That's when it hit me ... use a wildcard entry in a new subdomain named local and point it to in DNS.  Now and both work from each developers' local workstation.  The hosts file entries are greatly reduced and revisions/management of said files has all but been eliminated.

It also makes surfing from the server itself possible which can be priceless in troubleshooting -- or proving to the devs it really is their code having a problem and not the server, network or firewall! ;)

Monday, April 19, 2010

Beating Microsoft's Xbox Live Payment System

I have 2 boys.  Both have Xbox Live accounts.  The $7.99/mo fee drives me crazy.  I usually watch for the on-line deals that get me 13 months for $30, but I don't always keep up with it.

Have you ever used  It's pretty infuriating.  You cannot remove a credit card from the account.  So, if your irresponsible teenage boys decide they want that new Halo map pack you're pretty much screwed unless they fear the HAMMER (visualize my clenched fist raised in the air).

I, however, have found a work around!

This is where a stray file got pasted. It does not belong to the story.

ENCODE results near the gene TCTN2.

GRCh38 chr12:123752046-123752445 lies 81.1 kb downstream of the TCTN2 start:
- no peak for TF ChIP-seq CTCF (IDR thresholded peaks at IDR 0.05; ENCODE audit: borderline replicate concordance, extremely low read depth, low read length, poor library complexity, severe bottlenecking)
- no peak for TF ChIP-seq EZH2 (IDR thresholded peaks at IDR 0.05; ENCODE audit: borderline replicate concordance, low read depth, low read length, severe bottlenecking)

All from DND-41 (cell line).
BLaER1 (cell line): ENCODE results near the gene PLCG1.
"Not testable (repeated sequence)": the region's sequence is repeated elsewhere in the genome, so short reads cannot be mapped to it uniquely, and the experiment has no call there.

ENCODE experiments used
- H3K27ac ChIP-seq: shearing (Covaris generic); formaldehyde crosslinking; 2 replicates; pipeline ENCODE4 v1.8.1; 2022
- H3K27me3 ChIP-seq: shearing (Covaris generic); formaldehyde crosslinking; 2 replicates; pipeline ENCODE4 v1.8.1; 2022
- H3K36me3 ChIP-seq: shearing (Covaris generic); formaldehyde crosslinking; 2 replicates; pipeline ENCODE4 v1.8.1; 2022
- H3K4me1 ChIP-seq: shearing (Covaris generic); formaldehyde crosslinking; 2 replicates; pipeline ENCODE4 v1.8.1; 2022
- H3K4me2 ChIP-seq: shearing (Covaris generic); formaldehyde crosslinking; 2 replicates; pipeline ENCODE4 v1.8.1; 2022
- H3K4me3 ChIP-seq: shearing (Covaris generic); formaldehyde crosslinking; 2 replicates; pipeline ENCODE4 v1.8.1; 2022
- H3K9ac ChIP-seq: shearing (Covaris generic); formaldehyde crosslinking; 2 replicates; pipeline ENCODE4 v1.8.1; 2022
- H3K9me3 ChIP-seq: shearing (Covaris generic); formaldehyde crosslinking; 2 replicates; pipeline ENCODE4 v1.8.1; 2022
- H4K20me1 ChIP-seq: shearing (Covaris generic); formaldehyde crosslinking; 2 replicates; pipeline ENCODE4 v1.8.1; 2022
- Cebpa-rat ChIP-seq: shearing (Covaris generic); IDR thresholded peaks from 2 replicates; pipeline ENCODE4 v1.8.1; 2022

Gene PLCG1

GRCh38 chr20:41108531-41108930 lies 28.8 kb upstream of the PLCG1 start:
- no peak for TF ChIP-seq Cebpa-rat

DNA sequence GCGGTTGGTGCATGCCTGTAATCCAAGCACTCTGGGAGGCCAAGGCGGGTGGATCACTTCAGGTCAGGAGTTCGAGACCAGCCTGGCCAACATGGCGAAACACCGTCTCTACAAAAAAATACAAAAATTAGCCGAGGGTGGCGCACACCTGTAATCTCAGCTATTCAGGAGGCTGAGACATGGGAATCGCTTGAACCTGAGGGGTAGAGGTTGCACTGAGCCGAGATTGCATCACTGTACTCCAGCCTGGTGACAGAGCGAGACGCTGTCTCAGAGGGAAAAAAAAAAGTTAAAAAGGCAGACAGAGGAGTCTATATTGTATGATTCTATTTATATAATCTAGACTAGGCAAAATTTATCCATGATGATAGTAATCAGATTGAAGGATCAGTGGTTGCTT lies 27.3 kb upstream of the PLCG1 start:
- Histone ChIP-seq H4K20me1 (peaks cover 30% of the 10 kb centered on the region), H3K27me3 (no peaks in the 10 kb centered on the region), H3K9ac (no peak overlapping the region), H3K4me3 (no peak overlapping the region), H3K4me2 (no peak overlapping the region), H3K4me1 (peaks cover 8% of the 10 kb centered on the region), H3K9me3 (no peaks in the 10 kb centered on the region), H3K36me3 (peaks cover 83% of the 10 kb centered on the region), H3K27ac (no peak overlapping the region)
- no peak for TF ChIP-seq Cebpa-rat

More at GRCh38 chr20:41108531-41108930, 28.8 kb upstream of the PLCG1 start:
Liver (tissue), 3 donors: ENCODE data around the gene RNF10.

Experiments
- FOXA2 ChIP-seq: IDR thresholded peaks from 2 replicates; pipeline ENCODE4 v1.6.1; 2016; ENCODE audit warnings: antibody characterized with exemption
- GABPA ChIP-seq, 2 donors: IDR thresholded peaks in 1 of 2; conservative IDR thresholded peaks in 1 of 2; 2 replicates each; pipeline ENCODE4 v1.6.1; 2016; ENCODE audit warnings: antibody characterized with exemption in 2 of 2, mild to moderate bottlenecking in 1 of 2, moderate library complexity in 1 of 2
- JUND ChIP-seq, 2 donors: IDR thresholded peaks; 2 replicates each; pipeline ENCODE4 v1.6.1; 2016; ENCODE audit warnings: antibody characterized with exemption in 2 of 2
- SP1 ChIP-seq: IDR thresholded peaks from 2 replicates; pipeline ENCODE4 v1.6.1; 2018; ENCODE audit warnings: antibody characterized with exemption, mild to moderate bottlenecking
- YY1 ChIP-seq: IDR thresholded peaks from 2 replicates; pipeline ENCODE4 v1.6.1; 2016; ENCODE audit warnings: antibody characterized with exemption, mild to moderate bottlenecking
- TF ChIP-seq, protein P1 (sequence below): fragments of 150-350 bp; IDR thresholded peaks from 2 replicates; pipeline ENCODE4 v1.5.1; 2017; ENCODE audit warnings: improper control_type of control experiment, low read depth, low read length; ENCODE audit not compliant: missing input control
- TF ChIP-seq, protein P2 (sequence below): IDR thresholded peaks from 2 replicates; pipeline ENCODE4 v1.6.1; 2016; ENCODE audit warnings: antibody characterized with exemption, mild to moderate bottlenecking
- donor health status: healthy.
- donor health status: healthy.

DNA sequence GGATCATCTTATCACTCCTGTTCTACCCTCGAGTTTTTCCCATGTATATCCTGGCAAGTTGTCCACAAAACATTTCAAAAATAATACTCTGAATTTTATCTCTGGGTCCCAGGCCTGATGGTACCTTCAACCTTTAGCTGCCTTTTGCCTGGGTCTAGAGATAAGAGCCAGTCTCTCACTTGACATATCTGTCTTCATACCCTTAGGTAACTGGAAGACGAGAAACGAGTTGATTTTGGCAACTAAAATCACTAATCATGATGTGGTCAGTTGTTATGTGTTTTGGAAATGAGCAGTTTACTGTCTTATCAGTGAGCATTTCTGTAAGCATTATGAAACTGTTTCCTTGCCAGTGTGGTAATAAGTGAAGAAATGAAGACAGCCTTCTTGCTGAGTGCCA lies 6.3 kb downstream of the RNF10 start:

It requires a PayPal account or a credit card that gives you temporary numbers to shop online with.  Login to your M$ billing site and add a new credit card with your PayPal plugin.  For safety's sake make it a 1-time use card.

Now delete your "real" credit card from the account.  Add your 12+1 Xbox Live card if that's what you came to do and then jump over to PayPal's site and void the new card.  Now your kids have 13 months of Xbox Live but there's no valid card on file so they can't purchase anything new without your help.  You also won't be automatically charged $7.99/mo in 14 months ;)

I'm sure a similar thing can be done with iTunes, World of Warcraft, etc.  iTunes and World of Warcraft have purchasable cards to add credits/time to the account.  There's really no need for a valid card on file.  You'd think they'd give parents tighter control, but face it; there's no upside in them fixing it.  They want your kids to buy stuff :)

Tuesday, April 13, 2010

Printers and Microsoft's TCP/IP Port Monitoring

I found it.  This article has a lot of detail, but it does not discuss the impact(s) of turning "SNMP Status Enabled" off.

Open your printer properties, select the port and click "Configure Port."  This is the check box of which I speak:

Now I've got some testing to do ...

Based on the data in this M$ article I have cleared the SNMP Status Enabled check box and the rogue traffic has stopped.  I will test printing and provide another followup later.  Sounds silly I'm sure, but that's one less interrupt every 70 seconds on my PC ;)  I print once every 2 weeks or so.  I wasn't getting much return on my investment.  LOL